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Once upon a time, the New York Yankees actually cared about competing for World Series titles. It wasn’t about luxury thresholds or sticky stuff. It was about Derek Jeter smacking a hit in the clutch, Mariano Rivera shutting down opposing hitters, and the Core Four (plus Bernie Williams) leading baseball’s last true dynasty.

Life sure has changed in the Bronx.

Despite regularly boasting one of the sport’s highest payrolls, the Yankees will enter the 2022 season without having reached the World Series since 2009. Jeter played his final game in 2014, fittingly notching a single in his final at-bat against the rival Boston Red Sox.

On the eve of the 2022 campaign, now feels like the perfect time to look back at Jeter’s greatest years with the Yankees. For this list, we factored in statistics, the team’s final finish, and the context surrounding the seasons in question.

Based on consideration of the aforementioned prerequisites, Jeter’s greatest campaigns rank as follows:

Honorable mention: Rookie of the Year (1996)

After hitting .250 with seven RBI in 15 games during the 1995 season, Jeter entered the 1996 campaign seemingly headed for Triple-A. However, starting shortstop Tony Fernandez suffered an injury ahead of Opening Day, and new manager Joe Torre turned to Jeter, less than three months shy of turning 22, as his shortstop.

Torre made the right call.

Jeter hit .314 with 10 home runs and 78 RBI as a rookie en route to winning AL Rookie of the Year Award and helping the Yankees reach the playoffs for the first time since 1981. He totaled 3.3 Wins Above Replacement (WAR) and impressed throughout the year with his clutch hitting and his maturity.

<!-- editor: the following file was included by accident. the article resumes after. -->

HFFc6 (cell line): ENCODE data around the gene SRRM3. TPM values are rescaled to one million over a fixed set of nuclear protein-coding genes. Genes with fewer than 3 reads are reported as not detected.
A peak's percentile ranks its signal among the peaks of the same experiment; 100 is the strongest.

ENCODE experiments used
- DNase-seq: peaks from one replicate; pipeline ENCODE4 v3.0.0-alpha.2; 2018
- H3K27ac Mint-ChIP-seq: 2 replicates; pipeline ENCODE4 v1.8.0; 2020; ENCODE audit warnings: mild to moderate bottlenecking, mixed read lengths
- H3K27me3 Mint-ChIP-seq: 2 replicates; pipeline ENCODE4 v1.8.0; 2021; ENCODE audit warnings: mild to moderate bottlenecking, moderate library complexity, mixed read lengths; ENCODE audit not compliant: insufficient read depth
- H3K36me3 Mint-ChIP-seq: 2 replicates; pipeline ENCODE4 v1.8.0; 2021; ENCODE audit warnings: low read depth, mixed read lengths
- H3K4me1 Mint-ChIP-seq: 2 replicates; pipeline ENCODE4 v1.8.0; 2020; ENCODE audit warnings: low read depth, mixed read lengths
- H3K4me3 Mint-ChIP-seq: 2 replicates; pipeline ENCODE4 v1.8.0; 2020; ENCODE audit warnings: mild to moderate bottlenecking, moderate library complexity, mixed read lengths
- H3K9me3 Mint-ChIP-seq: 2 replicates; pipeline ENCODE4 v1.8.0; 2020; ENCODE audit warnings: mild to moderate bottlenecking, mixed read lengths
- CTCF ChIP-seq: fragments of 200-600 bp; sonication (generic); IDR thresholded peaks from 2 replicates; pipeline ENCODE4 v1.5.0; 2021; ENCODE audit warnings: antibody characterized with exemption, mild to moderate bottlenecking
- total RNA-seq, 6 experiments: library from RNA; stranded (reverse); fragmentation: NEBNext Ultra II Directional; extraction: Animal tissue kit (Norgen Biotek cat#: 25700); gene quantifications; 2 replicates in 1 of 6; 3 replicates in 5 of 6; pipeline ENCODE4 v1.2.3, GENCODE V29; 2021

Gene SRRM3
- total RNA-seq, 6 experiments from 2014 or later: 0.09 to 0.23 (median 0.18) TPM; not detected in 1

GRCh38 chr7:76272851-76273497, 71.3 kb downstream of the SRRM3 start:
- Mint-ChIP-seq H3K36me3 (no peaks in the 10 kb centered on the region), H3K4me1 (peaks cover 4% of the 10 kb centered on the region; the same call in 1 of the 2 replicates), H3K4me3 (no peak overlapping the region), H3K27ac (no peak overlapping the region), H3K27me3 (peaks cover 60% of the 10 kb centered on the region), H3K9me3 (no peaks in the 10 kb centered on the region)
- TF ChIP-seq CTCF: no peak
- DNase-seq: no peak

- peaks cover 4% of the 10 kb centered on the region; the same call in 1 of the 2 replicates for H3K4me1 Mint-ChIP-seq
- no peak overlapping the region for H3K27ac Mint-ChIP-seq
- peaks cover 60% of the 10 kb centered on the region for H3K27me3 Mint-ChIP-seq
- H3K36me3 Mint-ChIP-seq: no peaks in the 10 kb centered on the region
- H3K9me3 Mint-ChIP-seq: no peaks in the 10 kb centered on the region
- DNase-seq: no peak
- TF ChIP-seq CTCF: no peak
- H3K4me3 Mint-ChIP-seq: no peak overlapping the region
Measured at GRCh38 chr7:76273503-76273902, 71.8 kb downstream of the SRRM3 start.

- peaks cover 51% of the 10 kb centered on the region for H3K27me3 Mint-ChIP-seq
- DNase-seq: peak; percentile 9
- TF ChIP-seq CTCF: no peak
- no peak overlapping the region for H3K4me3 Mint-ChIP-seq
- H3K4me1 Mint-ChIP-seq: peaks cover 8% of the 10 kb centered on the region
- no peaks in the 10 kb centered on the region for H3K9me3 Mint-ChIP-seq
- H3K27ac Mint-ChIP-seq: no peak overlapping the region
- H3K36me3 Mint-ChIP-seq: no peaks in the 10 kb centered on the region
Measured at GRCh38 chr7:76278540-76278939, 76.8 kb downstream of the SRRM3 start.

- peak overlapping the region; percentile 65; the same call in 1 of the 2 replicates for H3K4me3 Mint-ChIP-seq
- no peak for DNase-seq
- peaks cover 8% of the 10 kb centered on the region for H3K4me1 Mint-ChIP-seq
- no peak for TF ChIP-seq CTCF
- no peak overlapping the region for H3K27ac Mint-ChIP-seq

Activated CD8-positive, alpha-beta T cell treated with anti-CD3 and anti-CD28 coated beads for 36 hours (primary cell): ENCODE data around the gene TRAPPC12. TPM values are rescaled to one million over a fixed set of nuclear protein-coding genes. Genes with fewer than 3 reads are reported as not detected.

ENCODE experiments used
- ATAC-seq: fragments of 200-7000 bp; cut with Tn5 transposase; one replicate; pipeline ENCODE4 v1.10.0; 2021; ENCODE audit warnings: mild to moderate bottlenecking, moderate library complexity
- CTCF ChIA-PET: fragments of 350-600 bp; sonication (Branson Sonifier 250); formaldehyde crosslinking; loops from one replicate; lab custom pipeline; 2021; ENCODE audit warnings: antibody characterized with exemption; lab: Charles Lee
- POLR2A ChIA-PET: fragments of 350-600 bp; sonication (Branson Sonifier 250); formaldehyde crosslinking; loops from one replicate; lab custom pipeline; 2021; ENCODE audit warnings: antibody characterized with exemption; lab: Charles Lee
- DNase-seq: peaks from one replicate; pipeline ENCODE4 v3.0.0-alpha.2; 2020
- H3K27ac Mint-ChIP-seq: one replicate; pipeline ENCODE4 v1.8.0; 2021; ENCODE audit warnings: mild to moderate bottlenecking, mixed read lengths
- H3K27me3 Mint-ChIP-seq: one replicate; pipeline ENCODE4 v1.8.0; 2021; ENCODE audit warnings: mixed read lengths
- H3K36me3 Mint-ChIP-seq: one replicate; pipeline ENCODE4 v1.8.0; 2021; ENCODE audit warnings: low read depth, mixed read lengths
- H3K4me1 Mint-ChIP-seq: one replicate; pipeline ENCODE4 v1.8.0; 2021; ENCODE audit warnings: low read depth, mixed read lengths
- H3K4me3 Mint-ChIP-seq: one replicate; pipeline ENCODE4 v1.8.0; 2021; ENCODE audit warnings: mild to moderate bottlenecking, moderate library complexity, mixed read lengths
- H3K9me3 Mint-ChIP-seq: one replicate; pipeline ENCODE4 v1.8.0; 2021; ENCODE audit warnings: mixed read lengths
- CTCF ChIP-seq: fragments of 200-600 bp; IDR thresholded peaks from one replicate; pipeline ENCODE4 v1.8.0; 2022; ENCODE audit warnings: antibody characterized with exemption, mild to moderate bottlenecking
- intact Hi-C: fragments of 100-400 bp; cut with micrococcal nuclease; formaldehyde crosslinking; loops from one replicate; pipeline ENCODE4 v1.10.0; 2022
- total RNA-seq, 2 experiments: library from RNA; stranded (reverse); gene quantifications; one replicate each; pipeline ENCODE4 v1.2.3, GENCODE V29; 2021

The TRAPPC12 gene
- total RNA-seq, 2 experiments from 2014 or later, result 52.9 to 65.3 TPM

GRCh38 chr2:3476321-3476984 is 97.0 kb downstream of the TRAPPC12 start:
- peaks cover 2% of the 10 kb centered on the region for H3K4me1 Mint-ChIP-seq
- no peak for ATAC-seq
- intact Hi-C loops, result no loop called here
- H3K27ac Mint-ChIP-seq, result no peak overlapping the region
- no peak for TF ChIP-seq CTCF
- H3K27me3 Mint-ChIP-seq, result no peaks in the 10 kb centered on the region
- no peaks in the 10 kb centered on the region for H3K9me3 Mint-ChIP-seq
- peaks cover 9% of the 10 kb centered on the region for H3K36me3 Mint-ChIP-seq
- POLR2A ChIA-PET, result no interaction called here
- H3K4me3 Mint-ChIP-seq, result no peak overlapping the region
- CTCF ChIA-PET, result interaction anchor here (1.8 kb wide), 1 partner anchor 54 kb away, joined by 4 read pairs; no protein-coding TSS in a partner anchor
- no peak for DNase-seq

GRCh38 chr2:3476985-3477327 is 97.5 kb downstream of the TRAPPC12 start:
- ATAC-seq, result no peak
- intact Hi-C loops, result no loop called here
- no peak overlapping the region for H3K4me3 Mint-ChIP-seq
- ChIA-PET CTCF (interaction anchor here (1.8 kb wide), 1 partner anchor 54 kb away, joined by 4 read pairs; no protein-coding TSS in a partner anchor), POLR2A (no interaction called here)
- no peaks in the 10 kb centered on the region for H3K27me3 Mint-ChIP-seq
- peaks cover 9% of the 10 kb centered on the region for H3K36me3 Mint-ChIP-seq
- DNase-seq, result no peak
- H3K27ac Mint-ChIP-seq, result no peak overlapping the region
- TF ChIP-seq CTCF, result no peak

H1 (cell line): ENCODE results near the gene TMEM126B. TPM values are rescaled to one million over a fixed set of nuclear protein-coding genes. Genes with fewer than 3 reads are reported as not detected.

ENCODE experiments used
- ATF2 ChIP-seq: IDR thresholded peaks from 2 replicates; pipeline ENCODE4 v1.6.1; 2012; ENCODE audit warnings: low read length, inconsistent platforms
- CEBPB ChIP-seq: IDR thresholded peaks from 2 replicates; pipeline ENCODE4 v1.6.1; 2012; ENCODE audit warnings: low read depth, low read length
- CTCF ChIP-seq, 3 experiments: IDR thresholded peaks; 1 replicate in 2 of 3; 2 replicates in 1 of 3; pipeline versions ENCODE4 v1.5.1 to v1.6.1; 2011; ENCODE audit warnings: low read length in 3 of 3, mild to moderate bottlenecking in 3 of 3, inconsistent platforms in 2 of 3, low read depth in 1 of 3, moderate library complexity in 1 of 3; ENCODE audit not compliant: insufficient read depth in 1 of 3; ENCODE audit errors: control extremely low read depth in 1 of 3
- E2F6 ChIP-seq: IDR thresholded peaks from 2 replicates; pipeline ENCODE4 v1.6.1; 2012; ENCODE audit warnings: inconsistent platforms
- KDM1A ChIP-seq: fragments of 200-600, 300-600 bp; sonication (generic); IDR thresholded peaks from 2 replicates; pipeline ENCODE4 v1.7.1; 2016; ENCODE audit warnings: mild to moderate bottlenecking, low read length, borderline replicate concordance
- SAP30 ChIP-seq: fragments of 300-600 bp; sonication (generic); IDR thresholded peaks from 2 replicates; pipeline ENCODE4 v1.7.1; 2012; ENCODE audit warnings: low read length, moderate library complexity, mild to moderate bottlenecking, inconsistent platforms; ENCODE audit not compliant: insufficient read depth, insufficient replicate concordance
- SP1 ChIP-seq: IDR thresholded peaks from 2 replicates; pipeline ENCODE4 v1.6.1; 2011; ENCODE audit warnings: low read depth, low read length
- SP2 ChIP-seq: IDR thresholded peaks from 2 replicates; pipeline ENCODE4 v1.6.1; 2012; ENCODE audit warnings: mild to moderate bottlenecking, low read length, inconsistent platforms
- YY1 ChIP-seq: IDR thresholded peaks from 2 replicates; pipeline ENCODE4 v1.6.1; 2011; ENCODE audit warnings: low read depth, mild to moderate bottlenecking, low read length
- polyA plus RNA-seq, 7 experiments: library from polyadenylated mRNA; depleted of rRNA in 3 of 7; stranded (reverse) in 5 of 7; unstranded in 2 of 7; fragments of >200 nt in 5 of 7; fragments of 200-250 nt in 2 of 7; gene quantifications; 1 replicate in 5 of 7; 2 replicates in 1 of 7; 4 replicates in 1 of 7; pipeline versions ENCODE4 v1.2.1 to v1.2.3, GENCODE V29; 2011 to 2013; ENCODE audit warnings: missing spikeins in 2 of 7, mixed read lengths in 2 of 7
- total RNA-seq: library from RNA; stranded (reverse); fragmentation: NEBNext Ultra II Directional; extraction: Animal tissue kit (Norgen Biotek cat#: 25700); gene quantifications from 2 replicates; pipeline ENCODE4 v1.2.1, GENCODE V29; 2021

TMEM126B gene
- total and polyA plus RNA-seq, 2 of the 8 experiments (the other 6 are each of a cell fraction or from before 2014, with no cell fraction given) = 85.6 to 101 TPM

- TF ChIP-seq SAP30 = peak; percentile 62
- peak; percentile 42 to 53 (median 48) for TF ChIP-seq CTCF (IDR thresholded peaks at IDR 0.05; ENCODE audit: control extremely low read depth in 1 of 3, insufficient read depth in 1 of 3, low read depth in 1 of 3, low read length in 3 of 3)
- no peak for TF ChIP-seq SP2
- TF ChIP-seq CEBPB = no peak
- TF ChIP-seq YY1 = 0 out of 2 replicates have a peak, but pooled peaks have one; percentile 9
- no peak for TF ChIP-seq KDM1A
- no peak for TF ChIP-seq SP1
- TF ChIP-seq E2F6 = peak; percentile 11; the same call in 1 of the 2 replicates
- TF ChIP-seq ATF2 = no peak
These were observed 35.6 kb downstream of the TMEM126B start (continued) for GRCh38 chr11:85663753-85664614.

Although Jeter only drove in three runs across 15 playoff games, he scored seven — one coming on an infamous home run against the Baltimore Orioles in the American League Championship Series — and threw his arms in jubilation when teammate Charlie Hayes caught the final out of the World Series. A new era of Yankees baseball had arrived, and Jeter was the face of it.

6. One for the thumb (2009)

Referring to the 2009 season as ‘The Last Dance’ would be inaccurate for several reasons, chief among them that Jeter didn’t play his final game until September 2014. However, that 2009 campaign — the first where the Bronx Bombers played in the new Yankee Stadium — marked the last time The Captain won a World Series.

Across 153 regular-season games, the 35-year-old Jeter hit an impressive .334 with 18 home runs, 66 RBIs, and stole 30 bases en route to finishing third in AL MVP voting. The veteran shortstop also won his penultimate Gold Glove and Silver Slugger awards.

Fittingly, Jeter blasted the first postseason home run in the new Yankee Stadium’s history and hit .407 against the Philadelphia Phillies in the World Series. Unfortunately for Yankees fans, the Bronx Bombers haven’t returned to the Fall Classic since.

5. The missing AL MVP Award (2006)

For much of the 2006 season, it appeared the MVP race would come down to Jeter (.343 average, 214 hits, 14 home runs, 97 RBI, 34 stolen bases, and 5.6 WAR) or Boston Red Sox designated hitter David Ortiz (.287 average, an American League-high 54 home runs and 137 RBI, and 5.8 WAR).

Instead, the honor went to Minnesota Twins first baseman Justin Morneau, who hit .321 with 34 home runs, 130 RBI, and totaled 4.3 WAR.

Um, excuse me?

If voters preferred typical counting stats, they should have gone with Ortiz, who terrorized opponents all year. If voters wanted an all-around player, Jeter would have easily been a worthwhile choice, especially considering the Yankees’ 97 wins led all of baseball. Instead, voters chose Morneau for…some reason. We’re still not sure. Jeter had bigger issues after the Yankees lost in the ALDS for the second straight year despite his .500 average in the four-game set.